Elise DeFusco Journal Article Critique Introduction: The article I chose to read and discuss came from the

Journal of Personality and Social Psychology, 2010, Vol. 98, No. 6, 946-955. Titled “A Little Thanks Goes a Long Way: Explaining Why Gratitude Expressions Motivate Prosocial Behavior,” the article discussed a study conducted by Adam M. Grant, from the University of Pennsylvania, and Francesca Gino, from the University of North Carolina at Chapel Hill. Major Research Questions/Hypothesis: Grant and Gino explain that while many studies have established that gratitude increases prosocial behavior, few have been conduct as to explain what psychological mechanisms create this outcome. In an effort to further understand this phenomena, they proposed “gratitude expressions can enhance prosocial behavior through both agentic and communal mechanisms, such that when helpers are thanked for their efforts, they experience stronger feelings of self-efficacy and social worth, which motivate them to engage in prosocial behavior.” (946) Study Methodology: The study was conducted through four experiments. In the first, sixty-nine undergrads were offered $10 to partake in an online study about writing skills and feedback. A fake student sent a cover letter to the participant, which they evaluated and then sent back. A response message was sent (by the experimenter) to the participant. This message was the manipulated independent variable, and it came in two forms. Both asked the student to help with a second cover letter (for free), but only half also included an expression of thanks. A final questionnaire was sent to evaluate feelings of social worth and self-efficacy, and the experimenter tracked whether participants provided help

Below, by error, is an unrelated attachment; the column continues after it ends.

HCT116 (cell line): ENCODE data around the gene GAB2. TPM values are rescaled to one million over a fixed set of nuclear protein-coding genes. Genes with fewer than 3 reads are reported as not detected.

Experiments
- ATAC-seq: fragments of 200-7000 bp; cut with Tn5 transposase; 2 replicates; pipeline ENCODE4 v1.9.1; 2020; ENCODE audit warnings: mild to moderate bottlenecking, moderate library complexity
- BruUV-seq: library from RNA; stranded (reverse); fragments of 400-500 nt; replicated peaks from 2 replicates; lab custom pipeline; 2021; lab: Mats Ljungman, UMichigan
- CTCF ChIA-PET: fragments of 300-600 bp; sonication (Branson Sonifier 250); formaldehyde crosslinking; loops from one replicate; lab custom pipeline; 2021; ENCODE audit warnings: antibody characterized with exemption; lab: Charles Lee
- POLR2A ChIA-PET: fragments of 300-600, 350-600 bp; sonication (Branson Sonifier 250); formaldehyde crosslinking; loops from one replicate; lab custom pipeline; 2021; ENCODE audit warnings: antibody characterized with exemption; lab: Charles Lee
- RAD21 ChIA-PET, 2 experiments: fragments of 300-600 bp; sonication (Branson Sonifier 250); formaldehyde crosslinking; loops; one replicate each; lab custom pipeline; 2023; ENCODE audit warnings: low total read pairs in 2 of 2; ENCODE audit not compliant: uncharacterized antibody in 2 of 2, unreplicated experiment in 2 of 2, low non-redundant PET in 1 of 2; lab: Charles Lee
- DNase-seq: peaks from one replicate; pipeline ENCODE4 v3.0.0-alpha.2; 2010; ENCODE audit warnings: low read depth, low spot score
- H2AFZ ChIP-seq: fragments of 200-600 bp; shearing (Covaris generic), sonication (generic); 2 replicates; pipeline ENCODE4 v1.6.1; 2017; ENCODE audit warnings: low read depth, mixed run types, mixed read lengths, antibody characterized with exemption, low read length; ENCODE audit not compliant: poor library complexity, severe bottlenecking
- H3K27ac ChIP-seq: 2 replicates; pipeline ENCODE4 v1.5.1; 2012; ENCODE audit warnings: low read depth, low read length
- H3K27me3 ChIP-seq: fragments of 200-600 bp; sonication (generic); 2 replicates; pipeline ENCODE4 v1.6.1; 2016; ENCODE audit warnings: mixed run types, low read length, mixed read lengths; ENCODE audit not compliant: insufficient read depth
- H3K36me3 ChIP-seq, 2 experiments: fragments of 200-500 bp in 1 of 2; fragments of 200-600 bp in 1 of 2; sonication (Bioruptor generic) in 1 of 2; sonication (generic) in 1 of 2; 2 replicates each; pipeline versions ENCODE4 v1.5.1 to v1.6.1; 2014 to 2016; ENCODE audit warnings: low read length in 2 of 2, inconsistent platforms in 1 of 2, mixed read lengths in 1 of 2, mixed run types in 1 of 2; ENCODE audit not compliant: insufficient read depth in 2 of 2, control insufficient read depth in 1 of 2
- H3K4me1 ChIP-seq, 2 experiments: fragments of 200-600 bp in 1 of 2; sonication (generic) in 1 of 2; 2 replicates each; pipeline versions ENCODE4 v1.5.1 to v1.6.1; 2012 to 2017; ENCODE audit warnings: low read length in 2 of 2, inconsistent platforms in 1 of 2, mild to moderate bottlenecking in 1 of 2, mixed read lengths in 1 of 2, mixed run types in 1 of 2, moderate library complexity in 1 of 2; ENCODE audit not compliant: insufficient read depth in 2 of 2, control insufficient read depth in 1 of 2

but with the interpersonal aspect of the third experiment. The confederate then left. or did not. The experiment was modeled the same as the first. A confederate acting as the fake student then arrived to deliver some forms. the amounts of fundraising calls were monitored the week before and after the gratitude. The third experiment was conducted using alumni soliciting for university donations. The . The amount of time voluntarily spent editing the second cover letter was the measure of prosocial behavior.on the second cover letter to obtain an objective measure of prosocial behavior. They all had a control group and an experimental group. In all experiments. They were told they could leave whenever they completed the second cover letter. an independent variable (gratitude given). The only difference in treatment of the two groups was that one group received thanks from the director of annual giving. Fundraisers were randomly divided into two groups with different shifts to avoid discussions. if gratitude from Individual A would make participants more likely to help Individual B. the request to evaluate a second cover letter came from a different student. To measure prosocial behavior. This study used experimental methodology to test the hypothesis. and a dependant variable (amount of prosocial behavior). only this time. The confederate either thanked the participant in the course of light conversation. The fourth and final experiment was modeled after the first two. This manipulation was to monitor the effect of a face-to-face interaction. participants completed a questionnaire assessing their feelings of self-efficacy and social worth. Participants arrived individually at a laboratory where they evaluated a cover letter for a fake student. and the experimenter gave the participant another cover letter. In the second experiment they examined whether gratitude would create a “spillover” effect – that is.